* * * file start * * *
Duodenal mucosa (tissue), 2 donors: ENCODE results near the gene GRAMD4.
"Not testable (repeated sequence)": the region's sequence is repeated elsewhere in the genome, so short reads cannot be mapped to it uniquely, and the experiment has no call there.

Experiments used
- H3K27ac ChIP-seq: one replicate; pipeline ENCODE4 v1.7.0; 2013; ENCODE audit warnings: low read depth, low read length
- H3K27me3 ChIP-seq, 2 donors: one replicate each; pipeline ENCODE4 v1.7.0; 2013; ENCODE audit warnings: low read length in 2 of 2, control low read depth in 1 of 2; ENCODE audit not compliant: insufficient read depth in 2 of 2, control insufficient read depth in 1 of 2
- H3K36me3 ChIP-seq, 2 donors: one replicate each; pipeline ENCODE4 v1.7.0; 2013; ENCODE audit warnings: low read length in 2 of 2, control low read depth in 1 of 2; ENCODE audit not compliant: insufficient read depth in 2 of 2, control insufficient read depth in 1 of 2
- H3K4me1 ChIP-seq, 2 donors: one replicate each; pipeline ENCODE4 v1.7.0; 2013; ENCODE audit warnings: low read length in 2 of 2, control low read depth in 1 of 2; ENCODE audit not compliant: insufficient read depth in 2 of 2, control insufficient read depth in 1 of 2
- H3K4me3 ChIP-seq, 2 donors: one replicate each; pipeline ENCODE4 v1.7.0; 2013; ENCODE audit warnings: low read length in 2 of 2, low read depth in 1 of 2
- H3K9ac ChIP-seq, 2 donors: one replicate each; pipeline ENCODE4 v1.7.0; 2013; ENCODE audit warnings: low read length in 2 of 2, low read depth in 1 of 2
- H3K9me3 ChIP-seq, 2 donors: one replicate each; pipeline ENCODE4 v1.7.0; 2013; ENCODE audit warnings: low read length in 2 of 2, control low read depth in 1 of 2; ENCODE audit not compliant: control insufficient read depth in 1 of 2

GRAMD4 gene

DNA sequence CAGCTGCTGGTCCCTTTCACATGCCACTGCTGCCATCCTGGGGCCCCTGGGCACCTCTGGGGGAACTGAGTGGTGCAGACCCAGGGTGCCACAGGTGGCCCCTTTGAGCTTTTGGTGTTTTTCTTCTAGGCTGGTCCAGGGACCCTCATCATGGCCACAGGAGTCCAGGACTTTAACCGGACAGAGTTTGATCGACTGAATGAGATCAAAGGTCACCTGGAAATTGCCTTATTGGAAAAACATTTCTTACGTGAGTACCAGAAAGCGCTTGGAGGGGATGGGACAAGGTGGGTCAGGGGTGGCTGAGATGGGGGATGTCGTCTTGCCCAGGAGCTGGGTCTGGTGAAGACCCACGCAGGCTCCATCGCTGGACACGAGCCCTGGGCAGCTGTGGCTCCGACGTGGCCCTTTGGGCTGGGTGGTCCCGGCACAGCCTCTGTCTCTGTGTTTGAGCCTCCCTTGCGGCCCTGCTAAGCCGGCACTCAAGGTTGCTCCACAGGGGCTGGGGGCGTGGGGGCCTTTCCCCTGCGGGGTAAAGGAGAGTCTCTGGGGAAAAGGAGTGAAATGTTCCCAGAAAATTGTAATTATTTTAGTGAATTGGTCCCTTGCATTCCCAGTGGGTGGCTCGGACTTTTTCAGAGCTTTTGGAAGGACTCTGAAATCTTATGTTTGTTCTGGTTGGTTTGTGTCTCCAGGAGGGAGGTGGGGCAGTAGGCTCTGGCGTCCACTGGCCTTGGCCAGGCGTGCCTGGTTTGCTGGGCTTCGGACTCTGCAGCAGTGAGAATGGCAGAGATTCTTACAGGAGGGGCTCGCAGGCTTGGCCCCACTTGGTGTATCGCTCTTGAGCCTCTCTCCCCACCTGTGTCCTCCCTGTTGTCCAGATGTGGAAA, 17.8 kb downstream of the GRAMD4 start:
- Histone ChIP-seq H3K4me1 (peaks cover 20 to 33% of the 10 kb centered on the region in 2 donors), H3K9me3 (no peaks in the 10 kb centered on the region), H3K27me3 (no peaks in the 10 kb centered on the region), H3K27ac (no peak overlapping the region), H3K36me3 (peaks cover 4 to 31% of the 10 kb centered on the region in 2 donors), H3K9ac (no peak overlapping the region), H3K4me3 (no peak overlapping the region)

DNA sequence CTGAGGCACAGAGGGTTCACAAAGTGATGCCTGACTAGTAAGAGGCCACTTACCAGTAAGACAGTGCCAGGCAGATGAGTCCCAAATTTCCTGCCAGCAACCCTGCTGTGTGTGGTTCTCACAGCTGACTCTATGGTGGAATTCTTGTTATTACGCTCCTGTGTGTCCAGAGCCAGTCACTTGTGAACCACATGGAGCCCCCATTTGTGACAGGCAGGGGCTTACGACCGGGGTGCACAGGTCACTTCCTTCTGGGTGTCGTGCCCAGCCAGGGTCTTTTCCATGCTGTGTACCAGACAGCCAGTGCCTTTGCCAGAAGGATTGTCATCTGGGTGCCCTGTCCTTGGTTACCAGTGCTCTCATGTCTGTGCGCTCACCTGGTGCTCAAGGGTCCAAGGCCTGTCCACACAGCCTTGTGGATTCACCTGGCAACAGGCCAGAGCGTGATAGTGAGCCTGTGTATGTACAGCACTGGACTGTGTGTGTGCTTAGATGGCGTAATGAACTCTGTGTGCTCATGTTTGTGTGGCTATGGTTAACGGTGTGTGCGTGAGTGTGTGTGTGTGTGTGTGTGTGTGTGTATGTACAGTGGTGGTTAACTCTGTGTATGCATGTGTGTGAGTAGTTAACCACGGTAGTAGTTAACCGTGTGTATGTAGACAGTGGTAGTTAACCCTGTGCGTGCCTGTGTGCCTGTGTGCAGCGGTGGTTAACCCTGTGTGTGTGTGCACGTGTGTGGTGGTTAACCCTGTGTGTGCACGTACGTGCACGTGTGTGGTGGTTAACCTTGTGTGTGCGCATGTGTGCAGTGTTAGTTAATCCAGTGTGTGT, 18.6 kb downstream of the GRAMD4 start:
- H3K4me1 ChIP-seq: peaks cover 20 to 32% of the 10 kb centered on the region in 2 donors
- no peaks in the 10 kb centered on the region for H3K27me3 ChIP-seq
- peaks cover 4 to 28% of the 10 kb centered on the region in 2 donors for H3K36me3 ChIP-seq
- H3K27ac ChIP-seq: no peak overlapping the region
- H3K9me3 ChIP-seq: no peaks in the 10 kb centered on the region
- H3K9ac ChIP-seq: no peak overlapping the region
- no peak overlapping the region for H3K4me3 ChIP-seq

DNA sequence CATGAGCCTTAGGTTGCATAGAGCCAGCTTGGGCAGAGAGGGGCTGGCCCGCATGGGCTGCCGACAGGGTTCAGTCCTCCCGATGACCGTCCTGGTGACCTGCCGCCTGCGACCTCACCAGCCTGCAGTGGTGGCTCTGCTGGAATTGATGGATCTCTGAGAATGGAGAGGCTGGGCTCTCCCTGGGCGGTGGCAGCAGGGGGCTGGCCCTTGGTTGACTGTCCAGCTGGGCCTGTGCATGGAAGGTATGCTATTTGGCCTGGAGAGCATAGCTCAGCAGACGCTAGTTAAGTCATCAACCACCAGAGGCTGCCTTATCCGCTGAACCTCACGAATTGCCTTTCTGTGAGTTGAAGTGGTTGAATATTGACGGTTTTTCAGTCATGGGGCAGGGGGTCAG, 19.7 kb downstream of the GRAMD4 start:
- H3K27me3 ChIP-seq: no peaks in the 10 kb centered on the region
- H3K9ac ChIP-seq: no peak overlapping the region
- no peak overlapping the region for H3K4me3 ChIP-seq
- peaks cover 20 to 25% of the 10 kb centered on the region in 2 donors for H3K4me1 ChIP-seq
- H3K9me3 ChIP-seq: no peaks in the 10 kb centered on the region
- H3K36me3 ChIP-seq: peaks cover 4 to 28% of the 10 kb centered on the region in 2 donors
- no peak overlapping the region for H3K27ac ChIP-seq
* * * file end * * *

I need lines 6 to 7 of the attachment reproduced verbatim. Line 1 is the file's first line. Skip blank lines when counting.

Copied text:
- H3K36me3 ChIP-seq, 2 donors: one replicate each; pipeline ENCODE4 v1.7.0; 2013; ENCODE audit warnings: low read length in 2 of 2, control low read depth in 1 of 2; ENCODE audit not compliant: insufficient read depth in 2 of 2, control insufficient read depth in 1 of 2
- H3K4me1 ChIP-seq, 2 donors: one replicate each; pipeline ENCODE4 v1.7.0; 2013; ENCODE audit warnings: low read length in 2 of 2, control low read depth in 1 of 2; ENCODE audit not compliant: insufficient read depth in 2 of 2, control insufficient read depth in 1 of 2